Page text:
Allopurinol is a type of drug called a ‘xanithine oxidase inhibitor’. Allopurinol is used to prevent gout, a condition where salt crystals build up within a joint causing pain and swelling.
Allopurinol has also shown promise as a drug to reduce stroke risk. It has been shown to reduce a number of cardiovascular risk factors which can lead to stroke. These risk factors are also indicators of scars building up on the brain called ‘white matter hyper-intensities’ (WHM). Such WHM appear around the site of a stroke in about 90% of all strokes where blood clots block blood flow to the brain (ischaemic stroke). Critically, WHM are predictive of future stroke, dementia, and cognitive decline.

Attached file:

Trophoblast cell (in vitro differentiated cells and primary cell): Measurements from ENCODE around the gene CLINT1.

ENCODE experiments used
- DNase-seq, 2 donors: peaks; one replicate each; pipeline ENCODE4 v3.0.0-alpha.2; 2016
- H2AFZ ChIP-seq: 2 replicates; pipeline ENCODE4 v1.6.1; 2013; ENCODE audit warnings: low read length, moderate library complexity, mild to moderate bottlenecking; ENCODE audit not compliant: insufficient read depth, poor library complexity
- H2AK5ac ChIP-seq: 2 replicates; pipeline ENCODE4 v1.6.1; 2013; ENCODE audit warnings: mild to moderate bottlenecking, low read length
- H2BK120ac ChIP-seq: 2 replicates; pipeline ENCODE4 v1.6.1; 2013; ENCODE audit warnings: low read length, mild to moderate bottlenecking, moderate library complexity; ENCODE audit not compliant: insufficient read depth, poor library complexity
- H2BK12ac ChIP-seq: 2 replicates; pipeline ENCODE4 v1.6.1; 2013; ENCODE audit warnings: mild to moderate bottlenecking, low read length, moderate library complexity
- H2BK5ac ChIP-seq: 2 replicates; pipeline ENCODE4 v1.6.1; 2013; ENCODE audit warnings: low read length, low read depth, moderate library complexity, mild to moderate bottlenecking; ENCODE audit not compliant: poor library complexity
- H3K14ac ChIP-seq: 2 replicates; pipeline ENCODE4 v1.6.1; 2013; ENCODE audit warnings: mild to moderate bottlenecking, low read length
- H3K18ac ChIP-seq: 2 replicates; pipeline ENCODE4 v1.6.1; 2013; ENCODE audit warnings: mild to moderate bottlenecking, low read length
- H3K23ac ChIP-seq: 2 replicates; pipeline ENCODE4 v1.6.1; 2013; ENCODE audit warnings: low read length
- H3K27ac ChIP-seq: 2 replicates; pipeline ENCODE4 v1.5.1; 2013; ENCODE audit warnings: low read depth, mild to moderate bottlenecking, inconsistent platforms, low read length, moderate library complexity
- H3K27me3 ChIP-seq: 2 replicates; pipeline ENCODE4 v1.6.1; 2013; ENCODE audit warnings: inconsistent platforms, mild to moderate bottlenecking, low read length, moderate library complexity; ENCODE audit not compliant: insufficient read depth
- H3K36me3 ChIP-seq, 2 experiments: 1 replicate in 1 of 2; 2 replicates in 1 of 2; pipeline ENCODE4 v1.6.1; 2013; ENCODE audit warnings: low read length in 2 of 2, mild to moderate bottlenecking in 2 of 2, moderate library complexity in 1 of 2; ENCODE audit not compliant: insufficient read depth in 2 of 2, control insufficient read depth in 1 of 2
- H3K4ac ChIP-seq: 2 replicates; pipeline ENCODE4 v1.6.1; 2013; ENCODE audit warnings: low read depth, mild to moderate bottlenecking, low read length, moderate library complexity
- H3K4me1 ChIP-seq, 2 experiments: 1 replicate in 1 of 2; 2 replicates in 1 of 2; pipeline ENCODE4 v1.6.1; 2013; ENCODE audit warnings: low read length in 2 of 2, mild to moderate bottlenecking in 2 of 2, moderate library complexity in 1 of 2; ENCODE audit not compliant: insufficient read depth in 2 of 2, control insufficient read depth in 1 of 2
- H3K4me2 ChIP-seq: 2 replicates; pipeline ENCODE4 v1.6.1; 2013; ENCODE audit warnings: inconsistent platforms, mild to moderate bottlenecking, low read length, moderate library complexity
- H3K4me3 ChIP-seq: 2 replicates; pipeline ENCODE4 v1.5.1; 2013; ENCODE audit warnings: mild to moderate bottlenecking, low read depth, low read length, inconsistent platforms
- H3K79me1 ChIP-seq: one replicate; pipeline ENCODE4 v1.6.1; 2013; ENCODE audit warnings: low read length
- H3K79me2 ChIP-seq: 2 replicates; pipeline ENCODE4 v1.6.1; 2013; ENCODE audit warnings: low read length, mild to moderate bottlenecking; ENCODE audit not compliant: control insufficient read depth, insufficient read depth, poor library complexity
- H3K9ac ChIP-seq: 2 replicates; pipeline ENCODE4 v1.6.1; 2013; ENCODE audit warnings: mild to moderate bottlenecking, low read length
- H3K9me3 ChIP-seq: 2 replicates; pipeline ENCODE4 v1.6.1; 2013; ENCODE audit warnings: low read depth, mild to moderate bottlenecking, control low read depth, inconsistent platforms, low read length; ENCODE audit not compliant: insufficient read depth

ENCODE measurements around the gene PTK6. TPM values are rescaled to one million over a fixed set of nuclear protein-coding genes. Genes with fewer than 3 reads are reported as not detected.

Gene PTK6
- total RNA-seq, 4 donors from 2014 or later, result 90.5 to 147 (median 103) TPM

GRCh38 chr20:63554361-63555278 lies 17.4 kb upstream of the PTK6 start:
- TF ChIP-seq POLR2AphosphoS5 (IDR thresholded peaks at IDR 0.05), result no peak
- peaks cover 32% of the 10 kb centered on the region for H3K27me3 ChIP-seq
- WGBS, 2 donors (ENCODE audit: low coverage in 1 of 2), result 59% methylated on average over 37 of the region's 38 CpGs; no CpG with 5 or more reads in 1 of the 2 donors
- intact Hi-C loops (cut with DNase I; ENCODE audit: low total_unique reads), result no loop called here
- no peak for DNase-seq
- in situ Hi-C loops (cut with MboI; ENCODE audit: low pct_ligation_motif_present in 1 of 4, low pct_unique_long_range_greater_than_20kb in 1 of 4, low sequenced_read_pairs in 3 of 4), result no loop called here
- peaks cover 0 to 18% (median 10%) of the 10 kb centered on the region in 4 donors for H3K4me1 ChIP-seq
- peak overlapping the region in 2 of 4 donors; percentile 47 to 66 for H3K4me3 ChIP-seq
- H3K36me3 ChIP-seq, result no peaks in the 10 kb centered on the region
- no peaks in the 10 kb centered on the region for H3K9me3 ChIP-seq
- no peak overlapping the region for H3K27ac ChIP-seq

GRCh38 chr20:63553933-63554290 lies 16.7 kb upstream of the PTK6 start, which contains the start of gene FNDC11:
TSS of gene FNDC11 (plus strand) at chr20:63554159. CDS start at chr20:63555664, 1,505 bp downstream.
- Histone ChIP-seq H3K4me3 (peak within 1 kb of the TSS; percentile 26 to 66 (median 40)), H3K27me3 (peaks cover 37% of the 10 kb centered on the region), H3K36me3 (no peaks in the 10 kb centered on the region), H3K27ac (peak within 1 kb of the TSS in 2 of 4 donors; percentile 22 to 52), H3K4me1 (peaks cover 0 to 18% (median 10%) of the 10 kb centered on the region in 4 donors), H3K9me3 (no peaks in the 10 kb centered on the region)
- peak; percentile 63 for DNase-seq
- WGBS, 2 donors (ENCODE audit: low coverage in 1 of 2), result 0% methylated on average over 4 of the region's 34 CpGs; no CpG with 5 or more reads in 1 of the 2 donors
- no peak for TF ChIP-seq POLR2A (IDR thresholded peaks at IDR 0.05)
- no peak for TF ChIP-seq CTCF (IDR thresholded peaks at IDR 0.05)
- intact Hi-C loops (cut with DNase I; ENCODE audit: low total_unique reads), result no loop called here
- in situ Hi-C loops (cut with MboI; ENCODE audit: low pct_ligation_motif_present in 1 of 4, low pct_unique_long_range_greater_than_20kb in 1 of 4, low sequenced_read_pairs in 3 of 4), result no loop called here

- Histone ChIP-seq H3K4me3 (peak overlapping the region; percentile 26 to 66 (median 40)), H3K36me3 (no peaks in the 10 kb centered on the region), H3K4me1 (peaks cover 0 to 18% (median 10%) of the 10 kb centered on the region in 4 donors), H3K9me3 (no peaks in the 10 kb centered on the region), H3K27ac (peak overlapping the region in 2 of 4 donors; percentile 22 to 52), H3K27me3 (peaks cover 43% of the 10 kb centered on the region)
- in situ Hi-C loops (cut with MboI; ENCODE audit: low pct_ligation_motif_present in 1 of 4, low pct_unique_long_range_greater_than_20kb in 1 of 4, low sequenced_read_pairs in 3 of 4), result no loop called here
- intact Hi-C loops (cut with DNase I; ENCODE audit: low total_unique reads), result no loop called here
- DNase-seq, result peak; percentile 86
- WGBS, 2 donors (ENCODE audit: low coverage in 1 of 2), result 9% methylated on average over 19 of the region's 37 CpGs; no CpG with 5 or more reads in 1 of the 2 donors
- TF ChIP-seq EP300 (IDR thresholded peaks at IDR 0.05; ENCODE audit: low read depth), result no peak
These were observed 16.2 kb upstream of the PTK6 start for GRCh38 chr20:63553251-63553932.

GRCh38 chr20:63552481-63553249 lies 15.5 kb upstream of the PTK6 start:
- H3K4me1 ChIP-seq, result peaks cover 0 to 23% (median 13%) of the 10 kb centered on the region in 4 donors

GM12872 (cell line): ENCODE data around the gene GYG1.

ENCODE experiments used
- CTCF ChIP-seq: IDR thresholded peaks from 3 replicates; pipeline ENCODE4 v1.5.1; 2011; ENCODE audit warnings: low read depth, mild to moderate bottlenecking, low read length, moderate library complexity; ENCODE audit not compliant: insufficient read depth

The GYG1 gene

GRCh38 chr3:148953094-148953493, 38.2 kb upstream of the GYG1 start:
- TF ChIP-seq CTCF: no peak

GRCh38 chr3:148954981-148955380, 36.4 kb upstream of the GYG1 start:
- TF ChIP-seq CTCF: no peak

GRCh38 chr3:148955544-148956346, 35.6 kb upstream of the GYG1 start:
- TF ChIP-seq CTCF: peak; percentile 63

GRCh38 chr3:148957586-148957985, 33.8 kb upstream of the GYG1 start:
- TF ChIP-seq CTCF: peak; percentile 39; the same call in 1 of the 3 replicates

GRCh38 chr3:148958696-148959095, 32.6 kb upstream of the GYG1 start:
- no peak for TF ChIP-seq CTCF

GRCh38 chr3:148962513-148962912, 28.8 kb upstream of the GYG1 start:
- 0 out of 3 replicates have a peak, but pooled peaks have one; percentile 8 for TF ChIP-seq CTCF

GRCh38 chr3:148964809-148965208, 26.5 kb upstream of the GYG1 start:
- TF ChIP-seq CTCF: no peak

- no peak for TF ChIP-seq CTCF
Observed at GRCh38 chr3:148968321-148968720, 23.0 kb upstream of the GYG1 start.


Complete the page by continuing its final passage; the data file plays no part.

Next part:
In the current study, 464 stroke survivors will take part for two years. Over this time, half of them will receive 300mg of allopurinol twice daily, and the other half will receive an equivalent ‘dummy’ drug.
At the beginning and end of the study, all participants will have a brain scan to compare changes in levels of WHM brain scarring between the allopurinol and the dummy-drug groups. Eligible participants will also form sub-groups to additionally test for heart muscle thickness and blood pressure – both stroke risk factors.
If the study finds that allopurinol has a beneficial effect to stroke survivors, it would promptly be followed up by a larger, worldwide study to confirm the benefit.